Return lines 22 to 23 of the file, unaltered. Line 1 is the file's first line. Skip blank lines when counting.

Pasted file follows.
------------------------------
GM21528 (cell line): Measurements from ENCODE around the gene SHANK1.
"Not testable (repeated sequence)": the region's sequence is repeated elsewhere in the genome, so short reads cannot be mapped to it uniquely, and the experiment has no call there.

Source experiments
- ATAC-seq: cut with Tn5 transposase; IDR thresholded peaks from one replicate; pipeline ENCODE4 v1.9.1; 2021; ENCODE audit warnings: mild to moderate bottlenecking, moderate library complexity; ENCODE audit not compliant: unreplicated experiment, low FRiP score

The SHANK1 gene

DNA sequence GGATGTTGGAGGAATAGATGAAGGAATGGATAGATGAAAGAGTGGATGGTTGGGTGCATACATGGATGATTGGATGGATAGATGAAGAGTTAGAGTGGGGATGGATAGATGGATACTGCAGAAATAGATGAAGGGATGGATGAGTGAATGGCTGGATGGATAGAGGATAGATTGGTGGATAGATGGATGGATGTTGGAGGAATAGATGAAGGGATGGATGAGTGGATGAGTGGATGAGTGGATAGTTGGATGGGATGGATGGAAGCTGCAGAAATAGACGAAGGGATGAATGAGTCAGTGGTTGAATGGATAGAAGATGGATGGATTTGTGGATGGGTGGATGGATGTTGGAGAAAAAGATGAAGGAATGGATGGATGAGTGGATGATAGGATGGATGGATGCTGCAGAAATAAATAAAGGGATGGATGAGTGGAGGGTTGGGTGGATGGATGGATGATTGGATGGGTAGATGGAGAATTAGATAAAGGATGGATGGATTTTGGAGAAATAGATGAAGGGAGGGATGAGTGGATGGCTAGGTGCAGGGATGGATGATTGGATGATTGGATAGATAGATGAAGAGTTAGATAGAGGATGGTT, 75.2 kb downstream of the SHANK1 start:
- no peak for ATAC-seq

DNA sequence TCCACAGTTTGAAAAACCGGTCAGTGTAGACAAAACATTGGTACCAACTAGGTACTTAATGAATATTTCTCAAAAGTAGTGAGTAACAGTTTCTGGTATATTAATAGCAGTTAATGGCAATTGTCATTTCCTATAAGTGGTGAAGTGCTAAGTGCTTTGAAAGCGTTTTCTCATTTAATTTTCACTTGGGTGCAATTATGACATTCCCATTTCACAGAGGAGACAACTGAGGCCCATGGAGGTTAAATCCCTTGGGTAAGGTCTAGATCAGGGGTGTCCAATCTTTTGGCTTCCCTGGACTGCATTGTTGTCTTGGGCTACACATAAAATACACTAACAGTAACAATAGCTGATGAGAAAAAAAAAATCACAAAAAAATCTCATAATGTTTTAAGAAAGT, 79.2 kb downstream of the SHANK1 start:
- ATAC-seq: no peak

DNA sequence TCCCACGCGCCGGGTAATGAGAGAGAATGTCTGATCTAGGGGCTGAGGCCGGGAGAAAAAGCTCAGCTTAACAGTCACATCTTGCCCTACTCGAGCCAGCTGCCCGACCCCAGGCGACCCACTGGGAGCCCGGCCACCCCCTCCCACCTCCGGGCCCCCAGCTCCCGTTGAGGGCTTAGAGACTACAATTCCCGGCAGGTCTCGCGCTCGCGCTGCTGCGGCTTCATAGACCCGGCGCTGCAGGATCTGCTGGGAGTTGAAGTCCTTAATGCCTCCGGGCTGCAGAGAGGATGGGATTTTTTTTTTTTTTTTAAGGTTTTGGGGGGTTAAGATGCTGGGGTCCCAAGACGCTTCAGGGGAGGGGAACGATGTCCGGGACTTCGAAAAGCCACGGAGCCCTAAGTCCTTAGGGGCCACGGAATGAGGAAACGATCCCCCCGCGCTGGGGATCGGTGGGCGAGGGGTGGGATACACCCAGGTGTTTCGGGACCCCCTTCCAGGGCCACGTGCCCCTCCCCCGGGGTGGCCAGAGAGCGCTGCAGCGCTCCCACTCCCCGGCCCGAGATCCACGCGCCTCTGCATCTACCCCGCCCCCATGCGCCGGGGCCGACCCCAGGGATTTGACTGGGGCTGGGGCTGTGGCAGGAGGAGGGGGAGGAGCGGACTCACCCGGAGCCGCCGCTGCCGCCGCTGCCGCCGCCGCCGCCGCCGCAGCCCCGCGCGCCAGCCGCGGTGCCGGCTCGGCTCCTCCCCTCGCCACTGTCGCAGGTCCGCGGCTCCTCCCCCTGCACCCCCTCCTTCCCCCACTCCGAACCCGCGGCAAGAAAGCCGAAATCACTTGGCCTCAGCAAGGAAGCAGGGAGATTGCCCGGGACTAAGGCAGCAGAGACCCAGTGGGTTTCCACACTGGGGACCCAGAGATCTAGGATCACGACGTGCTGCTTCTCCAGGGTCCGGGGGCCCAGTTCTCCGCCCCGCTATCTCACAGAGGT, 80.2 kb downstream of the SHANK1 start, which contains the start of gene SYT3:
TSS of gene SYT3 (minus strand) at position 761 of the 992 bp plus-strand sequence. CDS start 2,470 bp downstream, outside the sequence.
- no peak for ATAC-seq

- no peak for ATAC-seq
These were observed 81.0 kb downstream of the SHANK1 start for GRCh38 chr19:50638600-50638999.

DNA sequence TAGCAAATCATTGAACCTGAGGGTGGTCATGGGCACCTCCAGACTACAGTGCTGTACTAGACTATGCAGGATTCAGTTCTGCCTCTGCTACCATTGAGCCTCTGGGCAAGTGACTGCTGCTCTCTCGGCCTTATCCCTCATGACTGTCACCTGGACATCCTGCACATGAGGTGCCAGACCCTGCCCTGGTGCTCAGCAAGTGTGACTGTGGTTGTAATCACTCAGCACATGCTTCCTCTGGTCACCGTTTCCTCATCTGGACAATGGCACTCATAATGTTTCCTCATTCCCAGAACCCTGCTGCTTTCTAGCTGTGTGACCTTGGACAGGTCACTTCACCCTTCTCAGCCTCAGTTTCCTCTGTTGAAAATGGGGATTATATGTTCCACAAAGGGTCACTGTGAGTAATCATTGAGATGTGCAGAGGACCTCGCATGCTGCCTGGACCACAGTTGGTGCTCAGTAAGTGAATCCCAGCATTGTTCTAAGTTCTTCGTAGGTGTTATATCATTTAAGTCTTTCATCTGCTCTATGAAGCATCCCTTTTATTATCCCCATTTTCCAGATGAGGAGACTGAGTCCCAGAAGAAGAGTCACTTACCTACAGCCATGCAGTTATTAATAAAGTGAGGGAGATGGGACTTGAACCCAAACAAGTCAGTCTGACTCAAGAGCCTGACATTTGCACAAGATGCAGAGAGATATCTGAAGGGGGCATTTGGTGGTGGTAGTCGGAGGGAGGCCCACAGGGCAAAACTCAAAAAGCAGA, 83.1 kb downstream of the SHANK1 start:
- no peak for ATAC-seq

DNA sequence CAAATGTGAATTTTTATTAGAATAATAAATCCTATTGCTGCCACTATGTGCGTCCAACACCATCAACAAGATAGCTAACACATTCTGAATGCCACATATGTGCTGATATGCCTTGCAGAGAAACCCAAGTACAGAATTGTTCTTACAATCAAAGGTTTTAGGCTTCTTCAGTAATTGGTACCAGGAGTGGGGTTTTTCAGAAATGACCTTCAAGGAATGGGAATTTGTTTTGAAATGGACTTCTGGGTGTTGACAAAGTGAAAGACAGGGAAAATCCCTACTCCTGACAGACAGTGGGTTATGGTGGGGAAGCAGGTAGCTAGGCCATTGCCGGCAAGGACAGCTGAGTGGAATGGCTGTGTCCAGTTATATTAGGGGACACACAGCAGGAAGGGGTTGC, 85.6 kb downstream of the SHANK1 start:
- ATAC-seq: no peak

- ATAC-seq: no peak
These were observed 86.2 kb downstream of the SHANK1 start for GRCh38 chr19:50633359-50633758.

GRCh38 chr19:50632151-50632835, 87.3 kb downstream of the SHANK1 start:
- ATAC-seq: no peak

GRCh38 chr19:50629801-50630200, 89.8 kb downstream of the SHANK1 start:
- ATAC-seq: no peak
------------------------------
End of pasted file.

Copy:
- ATAC-seq: no peak

GRCh38 chr19:50629801-50630200, 89.8 kb downstream of the SHANK1 start: